Background: This study was conducted to evaluate survival rates for patients with clear cell ovarian carcinoma who had platinum-based chemotherapy versus nonplatinum-based chemotherapy and the risk of thromboembolic complications.
Methods: One hundred and eleven evaluable patients with clear cell ovarian carcinoma who underwent primary surgery and postoperative therapy were retrospectively evaluated. Median follow-up was 21.3 months (range, 3-280 months). Patients treated with platinum-based chemotherapy and nonplatinum-based chemotherapy were evaluated according to stage, age, grade, extent of surgery, and development of thromboembolic complications. Patient populations were compared using the chi-square test. Estimated 5- and 10-year survivals for each group were calculated using the method of Kaplan and Meier. Differences in survival rates were calculated using the log rank test. The frequency of thromboembolic complications in the clear cell ovarian carcinoma group was compared with its frequency in a matched-control group of 109 patients with epithelial nonclear cell ovarian carcinoma.
Results: Seventy-one patients were treated with nonplatinum-based chemotherapy and 40 patients were treated with platinum-based chemotherapy. There was no statistically significant difference in the characteristics of patient populations treated with platinum-based chemotherapy or nonplatinum-based chemotherapy. The estimated 5-year survival for clear cell ovarian carcinoma patients treated with platinum-based chemotherapy did not differ significantly from the estimated 5-year survival for patients with clear cell ovarian carcinoma treated with nonplatinum-based chemotherapy (36% vs. 32%; P = 0.23). Twelve patients with clear cell ovarian carcinoma developed thromboembolic complications remote from primary surgery, whereas in a matched-control group of patients with nonclear cell ovarian carcinoma treated with platinum-based chemotherapy, no patients developed a thromboembolic complications (P = 0.0004). Eight of 40 patients (20%) with clear cell ovarian carcinoma treated with platinum-based chemotherapy developed thromboembolic complications, whereas 4 of 71 patients (6%) treated with nonplatinum-based chemotherapy developed thromboembolic complications (P = 0.03). Multivariate logistic regression analysis demonstrated that the development of a thromboembolic complication was significantly related to clear cell ovarian carcinoma and platinum-based chemotherapy and had a significant (P = 0.009) negative impact on survival.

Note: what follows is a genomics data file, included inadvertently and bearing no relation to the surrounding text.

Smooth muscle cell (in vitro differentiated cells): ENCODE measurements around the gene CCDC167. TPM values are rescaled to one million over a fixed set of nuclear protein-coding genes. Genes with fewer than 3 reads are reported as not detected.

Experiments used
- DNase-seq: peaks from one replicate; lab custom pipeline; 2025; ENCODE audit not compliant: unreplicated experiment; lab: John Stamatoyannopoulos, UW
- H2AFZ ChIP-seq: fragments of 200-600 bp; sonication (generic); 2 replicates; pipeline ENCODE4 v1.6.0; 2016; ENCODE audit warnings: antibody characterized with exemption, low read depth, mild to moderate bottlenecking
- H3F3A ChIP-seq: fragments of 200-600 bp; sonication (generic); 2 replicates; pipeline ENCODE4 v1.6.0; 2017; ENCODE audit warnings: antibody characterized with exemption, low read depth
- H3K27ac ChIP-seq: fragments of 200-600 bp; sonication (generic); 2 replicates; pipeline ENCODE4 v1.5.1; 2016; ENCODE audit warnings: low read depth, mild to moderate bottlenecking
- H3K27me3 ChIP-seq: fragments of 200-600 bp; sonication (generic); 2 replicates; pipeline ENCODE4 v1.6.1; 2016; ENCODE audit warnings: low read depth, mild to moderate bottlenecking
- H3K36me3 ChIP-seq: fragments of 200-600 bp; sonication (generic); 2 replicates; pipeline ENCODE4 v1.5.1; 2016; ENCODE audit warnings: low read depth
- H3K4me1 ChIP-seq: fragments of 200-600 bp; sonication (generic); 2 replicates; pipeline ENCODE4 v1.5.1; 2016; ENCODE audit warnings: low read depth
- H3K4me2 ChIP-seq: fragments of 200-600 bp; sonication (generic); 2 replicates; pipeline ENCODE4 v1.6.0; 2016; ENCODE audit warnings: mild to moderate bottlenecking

Conclusions: Platinum-based chemotherapy did not appear to improve survival compared with nonplatinum-based chemotherapy of patients with clear cell ovarian carcinoma. The combination of platinum-based chemotherapy and clear cell ovarian carcinoma significantly increases the risk for thromboembolic complications and has a significant negative impact on survival.